Still, he told the website, it took a couple of months to train a machine learning algorithm by feeding a trove of Hollywood footage of Cruise through high-end graphics processors.
Ume credits Fisher for nailing Cruise's likeness, from the intense eye contact to his signature laugh. "He's a really talented actor," Ume told The Verge. "I just do the visual stuff."
The artist, who told CNET that his videos are strictly a creative pursuit, also wanted to bring awareness to the advancement of deepfakes.
Ume said he is less convinced we've arrived at an ominous point in which the technology can be readily abused.
"It's not like you're sitting at home and you can just click on a button and you can create the same thing we did," he told the tech publication.
While Ume's videos have been made with tongue very much in cheek, there are more nefarious cases in which deepfakes have been used, including nonconsensual deepfake pornography. A 2019 report from Sensity, a company that tracks visual threats, found that nonconsensual deepfake pornography accounted more than 90% of all deepfake material online.
UC Berkeley's Farid cautioned that it's not just the content that poses risks, but the ease of how quickly misinformation can travel online through social media. Deepfakes, he said, are "now throwing jet fuel onto that already burning fire."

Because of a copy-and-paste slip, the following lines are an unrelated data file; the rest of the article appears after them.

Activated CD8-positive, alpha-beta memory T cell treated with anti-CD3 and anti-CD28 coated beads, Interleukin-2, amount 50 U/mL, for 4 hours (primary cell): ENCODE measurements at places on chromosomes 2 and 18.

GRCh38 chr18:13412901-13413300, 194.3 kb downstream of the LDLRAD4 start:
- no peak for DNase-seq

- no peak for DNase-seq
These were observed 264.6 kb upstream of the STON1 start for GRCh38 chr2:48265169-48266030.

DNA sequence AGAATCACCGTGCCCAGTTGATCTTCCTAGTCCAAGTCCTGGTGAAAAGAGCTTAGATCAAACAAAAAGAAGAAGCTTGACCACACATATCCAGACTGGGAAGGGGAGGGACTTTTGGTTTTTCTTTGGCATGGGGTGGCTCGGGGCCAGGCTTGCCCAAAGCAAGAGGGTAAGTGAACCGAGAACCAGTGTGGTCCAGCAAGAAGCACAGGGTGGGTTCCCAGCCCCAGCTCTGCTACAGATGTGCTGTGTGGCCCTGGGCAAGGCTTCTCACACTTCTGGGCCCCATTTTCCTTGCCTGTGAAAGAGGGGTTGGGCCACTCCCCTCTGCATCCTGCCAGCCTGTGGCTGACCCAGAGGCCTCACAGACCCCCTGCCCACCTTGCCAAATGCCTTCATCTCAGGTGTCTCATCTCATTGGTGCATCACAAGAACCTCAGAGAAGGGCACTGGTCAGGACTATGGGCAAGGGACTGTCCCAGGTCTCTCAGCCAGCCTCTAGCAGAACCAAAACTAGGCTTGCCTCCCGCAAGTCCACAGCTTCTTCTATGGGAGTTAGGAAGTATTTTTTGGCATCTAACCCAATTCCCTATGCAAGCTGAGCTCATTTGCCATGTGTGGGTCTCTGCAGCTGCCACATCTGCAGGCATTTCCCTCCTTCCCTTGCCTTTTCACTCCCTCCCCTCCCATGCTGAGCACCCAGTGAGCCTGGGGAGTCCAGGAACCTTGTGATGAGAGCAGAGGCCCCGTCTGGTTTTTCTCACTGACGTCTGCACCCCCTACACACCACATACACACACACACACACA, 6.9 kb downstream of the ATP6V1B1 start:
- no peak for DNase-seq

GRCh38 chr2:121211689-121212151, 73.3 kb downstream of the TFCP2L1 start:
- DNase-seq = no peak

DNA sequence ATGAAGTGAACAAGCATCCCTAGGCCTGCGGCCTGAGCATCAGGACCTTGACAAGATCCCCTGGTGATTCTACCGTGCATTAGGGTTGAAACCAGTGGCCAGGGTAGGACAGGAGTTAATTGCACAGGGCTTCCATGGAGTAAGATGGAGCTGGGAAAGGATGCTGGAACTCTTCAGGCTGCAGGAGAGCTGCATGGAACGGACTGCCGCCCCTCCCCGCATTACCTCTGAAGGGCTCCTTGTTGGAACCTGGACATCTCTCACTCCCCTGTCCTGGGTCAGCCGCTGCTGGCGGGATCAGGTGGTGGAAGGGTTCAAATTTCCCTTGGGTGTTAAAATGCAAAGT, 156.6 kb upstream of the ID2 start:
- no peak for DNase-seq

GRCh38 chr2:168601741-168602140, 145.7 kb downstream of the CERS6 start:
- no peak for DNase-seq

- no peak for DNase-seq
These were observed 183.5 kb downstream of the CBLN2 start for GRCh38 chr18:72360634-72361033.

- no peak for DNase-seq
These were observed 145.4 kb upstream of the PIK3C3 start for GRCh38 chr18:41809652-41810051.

He offered a hypothetical example: Say he created a deepfake video to show Amazon executive Jeff Bezos saying that the company's profits have taken a hit. If that video goes viral, he posited, "How long does it take me to move the market to the tune of billions of dollars?"
What's more, Farid said, AI tools that were once in the hands of academics are now widely available through apps and open-source code — as demonstrated with Ume's videos.
"Now you have the perfect storm," he said. "I can create this content easily, inexpensively and quickly, I can deliver it en masse to the world, and I have a very willing and eager public that will amplify that for me."
NPR's Vincent Acovino and Patrick Jarenwattananon produced and edited the audio version of this story.
MARY LOUISE KELLY, HOST:
Perhaps you have seen the viral TikTok where Tom Cruise purportedly performs a magic trick with a coin.
(SOUNDBITE OF TIKTOK VIDEO)
MILES FISHER: (As Tom Cruise) I'm going to show you some magic. It's the real thing (laughter).